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Friday, February 21, 2020

All Things Sublime

Ahead of his exhibition in the city,Hoshnar Kaikobad on how his art can be best described as ‘Impressionistic realism’.

Written by Rushil Dutta | Published: December 19, 2013 5:22:01 am

Hoshnar Kaikobad had made up his mind early in life. While he was in school,he decided that he wanted to become an artist. So,no sooner had he cleared Class XII that he decided to join an art school. During his five-year stint at Abhinav Kala Mahavidyalaya,Kaikobad also discovered what stream of painting appealed to him the most. Now,having exhibited at several solo and group shows,the artist brings another one to his hometown at Hotel Sun and Sand,Bund Garden,on December 21 and 22.

The upcoming exhibition will have paintings from previous series and those done in 2013. “The paintings are a by-product of my travels,” says Kaikobad,adding,“Travelling and painting happen to be my principal passions and nothing better than combining the two.” The paintings to be displayed here are a mix of charcoal works and those rendered in oil.

All the works are inspired by his travels to Ladakh,the Northeast and Goa. While most of the charcoal works have been created on the spot,the others were first sketched and then finished in the studio. “The process of sketching spectacles while travelling is a great alternative to clicking pictures on a trip,” says the artist. As far as the subjects go,Kaikobad has worked with still lives,portraits and landscapes.

The still lives are relatively newer works. “They stemmed from my belief that life exists in every object,and that’s reason enough to paint them. Yet,the objects that have been painted aren’t random altogether,” says Kaikobad. The objects he has made subjects of are usually quite exquisite. “These are usually rare items or antiques. One often comes across these at old Parsi households. For example,a friend’s mother who recently visited Morocco and Greece came back bearing black porcelain articles and Chinese vases. I found them incredible and she was sweet enough to let me sit at her place and paint,” says Kaikobad.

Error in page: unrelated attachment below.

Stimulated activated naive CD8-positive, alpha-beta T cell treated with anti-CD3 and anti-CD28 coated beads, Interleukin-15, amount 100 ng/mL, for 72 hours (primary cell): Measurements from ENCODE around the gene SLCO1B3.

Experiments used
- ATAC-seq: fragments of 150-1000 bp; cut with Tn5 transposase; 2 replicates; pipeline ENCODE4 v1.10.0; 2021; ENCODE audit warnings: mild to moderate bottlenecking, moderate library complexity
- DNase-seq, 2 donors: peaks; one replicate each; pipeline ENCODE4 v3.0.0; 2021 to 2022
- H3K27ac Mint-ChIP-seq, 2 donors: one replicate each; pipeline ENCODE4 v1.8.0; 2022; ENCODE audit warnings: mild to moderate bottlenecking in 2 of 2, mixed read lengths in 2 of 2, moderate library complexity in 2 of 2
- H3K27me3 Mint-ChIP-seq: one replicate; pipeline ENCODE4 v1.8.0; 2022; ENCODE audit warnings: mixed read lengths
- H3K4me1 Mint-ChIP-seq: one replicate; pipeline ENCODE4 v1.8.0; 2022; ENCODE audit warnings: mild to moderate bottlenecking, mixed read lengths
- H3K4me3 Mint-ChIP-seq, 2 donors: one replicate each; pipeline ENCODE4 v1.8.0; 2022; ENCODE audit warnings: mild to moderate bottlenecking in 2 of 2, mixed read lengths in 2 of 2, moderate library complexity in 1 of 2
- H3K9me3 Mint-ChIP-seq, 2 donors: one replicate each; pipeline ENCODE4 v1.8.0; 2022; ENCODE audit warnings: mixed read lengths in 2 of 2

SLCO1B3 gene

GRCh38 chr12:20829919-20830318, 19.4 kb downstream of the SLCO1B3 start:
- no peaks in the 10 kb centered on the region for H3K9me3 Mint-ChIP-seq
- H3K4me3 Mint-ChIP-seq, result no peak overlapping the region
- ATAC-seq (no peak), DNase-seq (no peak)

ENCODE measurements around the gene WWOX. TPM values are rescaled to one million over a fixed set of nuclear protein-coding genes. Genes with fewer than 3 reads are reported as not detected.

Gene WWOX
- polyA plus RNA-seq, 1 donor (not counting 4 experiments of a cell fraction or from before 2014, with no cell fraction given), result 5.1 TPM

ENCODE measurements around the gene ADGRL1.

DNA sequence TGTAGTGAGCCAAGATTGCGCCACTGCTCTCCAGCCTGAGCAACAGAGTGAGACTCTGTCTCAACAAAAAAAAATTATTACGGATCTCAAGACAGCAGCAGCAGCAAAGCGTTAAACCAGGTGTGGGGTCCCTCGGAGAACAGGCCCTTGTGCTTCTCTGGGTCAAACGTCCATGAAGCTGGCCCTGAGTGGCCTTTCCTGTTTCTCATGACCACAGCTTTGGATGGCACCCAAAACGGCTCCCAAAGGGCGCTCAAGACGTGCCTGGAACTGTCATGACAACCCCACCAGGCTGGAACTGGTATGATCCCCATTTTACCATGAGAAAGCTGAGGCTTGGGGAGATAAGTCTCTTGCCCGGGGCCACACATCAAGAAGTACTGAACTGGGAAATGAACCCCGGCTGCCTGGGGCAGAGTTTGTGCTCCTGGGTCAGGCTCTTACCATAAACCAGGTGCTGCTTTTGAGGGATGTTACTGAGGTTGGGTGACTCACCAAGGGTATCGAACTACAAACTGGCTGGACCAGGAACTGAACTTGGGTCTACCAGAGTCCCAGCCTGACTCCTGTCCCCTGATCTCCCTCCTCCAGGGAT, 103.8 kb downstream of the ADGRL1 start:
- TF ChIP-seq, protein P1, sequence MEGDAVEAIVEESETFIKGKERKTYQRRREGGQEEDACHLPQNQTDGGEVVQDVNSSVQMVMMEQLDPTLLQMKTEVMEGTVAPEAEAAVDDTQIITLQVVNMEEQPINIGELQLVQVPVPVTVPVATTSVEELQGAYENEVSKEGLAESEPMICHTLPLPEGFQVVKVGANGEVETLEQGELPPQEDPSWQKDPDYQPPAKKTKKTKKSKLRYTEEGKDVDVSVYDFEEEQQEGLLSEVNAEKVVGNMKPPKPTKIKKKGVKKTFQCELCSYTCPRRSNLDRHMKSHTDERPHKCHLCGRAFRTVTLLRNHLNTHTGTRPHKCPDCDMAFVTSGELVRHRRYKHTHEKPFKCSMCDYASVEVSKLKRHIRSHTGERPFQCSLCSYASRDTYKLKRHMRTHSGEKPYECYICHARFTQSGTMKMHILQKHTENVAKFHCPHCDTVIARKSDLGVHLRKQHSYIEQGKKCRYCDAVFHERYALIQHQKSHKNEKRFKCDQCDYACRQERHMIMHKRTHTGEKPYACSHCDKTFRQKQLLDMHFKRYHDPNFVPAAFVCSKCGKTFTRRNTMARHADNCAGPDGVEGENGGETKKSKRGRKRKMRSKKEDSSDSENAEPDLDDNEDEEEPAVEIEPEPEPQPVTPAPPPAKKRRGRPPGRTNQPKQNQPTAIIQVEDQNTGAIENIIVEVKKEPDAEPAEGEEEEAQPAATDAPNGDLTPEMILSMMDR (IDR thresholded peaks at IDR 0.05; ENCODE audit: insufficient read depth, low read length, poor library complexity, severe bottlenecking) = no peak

The landscapes,Kaikobad says,were chance-upons during his travels. The lush green fields with contrasting patches of golden,under azure skies with whisked cotton clouds all point at an Impressionistic tendency. “Yes,I could label my art best as Impressionistic realism,” says Kaikobad,adding,“The Impressionist touch lies in not wanting to apply several layers of paint while working with oil.”

From the start,Kaikobad says his mind was captivated by realism and Impressionism. “I dabbled with these forms in the art school as well,” he adds. “Somehow,I was never attracted to abstract forms of art school. Even while studying art,I was more interested in Renaissance and Impressionist paintings. I studied them closely,” he says.

While a component of his work is a melange of colours and realist forms,another component includes works in charcoal,which has been used to render the most charming subjects — women and landscapes. “Charcoal is interesting. Not many people prefer using it because it is hard to apply,but once you’ve understood the dynamics,it is very easy,” says Kaikobad,adding,“Charcoal art comes with another complexity — getting the tones right. In a way,it is like creating a black-and-white photograph. The tones must be astute to be able to give away that effect.”

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